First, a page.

Matrix multiplication with missing values in SAS

Sometimes I get contacted by SAS/IML programmers who discover that the SAS/IML language does not provide built-in support for multiplication of matrices that have missing values. (SAS/IML does support elementwise operations with missing values.) I usually respond by asking what they are trying to accomplish, because mathematically matrix multiplication with […] The post Matrix multiplication with missing values in SAS appeared first on The DO Loop.

Read more »

Notes from the Kölner R meeting, 6 March 2015

March 10, 2015
By
Notes from the Kölner R meeting, 6 March 2015

At last Friday's Cologne R user group meeting we welcomed two Northerners from the left and right (or 'right' and 'wrong') side of the Rhine.Using R in Excel via R.NETGünter Faes and Matthias SpixDownload slidesGünter and Michael presented examples o...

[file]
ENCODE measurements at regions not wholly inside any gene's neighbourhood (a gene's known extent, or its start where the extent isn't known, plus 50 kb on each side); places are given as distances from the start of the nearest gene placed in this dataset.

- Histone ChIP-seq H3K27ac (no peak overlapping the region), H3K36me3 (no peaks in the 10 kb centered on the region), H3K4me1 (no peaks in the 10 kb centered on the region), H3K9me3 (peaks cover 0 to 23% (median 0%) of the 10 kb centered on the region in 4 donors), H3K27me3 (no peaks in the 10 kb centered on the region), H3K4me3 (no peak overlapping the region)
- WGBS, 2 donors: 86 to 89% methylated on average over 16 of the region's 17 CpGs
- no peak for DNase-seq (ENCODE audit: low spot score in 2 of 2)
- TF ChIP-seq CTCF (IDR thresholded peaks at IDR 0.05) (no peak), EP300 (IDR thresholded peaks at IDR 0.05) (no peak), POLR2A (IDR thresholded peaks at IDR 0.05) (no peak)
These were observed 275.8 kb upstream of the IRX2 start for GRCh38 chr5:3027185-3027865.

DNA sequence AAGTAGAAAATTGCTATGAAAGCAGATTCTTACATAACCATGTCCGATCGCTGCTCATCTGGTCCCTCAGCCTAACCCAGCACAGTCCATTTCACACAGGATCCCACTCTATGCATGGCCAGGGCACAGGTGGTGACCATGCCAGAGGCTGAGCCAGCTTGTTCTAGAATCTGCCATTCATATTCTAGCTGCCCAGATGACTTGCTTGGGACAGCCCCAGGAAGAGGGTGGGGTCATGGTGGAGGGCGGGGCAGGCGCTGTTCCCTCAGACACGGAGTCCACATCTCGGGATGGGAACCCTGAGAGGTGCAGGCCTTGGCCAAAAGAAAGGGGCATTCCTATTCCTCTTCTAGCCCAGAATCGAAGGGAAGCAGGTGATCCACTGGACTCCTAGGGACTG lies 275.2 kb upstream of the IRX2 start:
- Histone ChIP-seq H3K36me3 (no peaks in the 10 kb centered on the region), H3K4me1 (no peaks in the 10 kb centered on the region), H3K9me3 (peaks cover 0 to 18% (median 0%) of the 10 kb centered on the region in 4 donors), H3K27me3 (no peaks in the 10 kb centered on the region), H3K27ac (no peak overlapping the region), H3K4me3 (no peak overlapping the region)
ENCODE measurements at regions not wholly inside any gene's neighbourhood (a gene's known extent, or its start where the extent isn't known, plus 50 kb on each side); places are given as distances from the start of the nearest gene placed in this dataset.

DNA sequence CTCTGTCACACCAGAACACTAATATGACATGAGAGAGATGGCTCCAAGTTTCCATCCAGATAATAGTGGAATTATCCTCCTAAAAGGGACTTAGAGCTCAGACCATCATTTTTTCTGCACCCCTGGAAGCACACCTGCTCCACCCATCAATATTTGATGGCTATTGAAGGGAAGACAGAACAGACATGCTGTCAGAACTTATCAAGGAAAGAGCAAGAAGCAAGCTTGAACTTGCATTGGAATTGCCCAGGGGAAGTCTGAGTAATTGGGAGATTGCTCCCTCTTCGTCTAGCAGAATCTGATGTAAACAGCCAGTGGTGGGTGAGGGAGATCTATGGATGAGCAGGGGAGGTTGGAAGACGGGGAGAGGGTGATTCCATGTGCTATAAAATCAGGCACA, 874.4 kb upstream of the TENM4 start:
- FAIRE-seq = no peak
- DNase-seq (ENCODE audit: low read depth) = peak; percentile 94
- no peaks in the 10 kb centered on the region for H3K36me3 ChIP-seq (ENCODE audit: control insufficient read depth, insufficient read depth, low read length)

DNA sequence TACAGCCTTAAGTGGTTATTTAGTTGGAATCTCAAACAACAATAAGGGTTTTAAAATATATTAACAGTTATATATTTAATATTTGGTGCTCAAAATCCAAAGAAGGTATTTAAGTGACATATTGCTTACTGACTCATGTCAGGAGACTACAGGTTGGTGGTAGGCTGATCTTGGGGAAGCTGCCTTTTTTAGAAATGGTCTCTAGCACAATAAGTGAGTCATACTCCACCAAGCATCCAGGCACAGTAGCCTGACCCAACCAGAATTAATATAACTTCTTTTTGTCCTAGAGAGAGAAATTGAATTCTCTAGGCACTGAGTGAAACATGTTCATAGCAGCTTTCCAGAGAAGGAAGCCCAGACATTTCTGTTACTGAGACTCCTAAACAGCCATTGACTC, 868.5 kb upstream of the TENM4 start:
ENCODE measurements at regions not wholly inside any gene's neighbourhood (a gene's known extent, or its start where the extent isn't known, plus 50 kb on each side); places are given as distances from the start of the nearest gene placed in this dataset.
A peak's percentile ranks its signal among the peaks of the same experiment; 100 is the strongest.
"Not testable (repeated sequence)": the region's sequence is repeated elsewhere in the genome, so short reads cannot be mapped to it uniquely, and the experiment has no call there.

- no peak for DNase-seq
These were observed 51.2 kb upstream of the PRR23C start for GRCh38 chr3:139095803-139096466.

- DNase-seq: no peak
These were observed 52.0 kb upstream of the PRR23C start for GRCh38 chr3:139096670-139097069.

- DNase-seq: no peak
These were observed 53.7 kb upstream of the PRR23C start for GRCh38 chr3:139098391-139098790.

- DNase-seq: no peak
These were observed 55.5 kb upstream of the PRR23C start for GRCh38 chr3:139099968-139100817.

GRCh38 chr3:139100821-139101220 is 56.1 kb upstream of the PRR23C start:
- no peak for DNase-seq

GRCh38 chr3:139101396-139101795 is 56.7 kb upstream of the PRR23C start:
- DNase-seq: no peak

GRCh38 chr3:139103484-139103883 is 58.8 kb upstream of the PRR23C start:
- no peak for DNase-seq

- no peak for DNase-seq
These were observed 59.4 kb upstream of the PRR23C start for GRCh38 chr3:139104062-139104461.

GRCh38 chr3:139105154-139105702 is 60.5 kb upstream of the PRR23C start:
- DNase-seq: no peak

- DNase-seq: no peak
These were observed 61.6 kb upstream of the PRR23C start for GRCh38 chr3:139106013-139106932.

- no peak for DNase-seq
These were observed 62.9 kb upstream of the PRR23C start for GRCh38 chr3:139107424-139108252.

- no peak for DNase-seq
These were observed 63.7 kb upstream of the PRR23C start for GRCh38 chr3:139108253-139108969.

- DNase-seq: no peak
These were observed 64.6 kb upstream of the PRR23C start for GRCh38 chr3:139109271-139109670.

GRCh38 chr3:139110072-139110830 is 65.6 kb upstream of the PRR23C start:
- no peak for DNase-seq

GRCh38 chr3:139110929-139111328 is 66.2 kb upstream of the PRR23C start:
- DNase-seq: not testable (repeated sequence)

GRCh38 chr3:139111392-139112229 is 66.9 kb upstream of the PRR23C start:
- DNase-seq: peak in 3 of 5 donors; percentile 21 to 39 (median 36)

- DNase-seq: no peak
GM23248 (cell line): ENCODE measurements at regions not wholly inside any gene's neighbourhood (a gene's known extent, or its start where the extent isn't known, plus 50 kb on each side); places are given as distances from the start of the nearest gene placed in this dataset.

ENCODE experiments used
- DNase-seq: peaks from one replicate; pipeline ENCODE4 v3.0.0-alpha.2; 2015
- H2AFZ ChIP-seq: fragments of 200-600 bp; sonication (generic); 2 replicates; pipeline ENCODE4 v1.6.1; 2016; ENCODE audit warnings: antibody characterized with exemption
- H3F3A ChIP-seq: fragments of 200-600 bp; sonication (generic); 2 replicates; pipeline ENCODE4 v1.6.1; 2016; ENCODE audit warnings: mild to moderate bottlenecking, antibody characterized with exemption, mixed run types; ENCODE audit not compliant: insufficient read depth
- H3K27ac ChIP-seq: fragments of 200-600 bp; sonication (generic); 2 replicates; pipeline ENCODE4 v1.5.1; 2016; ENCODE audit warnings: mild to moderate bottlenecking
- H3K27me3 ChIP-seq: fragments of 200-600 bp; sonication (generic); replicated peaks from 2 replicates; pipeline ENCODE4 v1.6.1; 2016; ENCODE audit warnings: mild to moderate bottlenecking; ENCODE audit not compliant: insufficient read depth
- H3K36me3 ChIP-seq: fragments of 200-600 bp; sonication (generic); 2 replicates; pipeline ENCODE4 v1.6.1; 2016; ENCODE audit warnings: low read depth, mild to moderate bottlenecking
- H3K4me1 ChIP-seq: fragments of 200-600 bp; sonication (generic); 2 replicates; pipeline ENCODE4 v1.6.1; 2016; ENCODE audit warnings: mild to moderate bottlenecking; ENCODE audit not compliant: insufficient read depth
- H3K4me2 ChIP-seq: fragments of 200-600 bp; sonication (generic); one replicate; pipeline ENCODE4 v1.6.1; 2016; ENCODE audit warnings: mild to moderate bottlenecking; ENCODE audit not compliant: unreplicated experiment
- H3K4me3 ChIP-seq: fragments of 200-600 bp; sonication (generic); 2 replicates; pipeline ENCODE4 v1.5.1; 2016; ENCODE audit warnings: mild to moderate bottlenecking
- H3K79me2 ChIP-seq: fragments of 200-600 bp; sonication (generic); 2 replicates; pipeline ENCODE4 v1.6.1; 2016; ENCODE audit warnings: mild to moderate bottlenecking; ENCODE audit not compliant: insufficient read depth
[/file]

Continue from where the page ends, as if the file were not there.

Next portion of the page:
Read more »

“Voices from everywhere saying gently: This we praise. This we don’t.”

March 10, 2015
By

One of America’s leading political columnists, David Brooks, has just come out with a column called “The Cost of Relativism” about the growing chasm between college-educated America and those who write for major newspapers. It’s got a definitive collection of data about this divide. Just kidding about the “definitive collection of data.” Anyway, to continue: […] The post “Voices from everywhere saying gently: This we praise. This we don’t.” appeared…

Read more »

Thomas Kinkade vs. Albert Camus (1); Cervantes advances

March 10, 2015
By

Yesterday‘s winner is Cervantes, for the simple reason that nobody gave any good reasons to invite Thoreau. Ooooh, today’s contest is a toughie. House on fire or existential struggle? Either one would have a lot to say, but only one of them has a “TM” after his name. Give it your best shot. P.S. As […] The post Thomas Kinkade vs. Albert Camus (1); Cervantes advances appeared first on Statistical…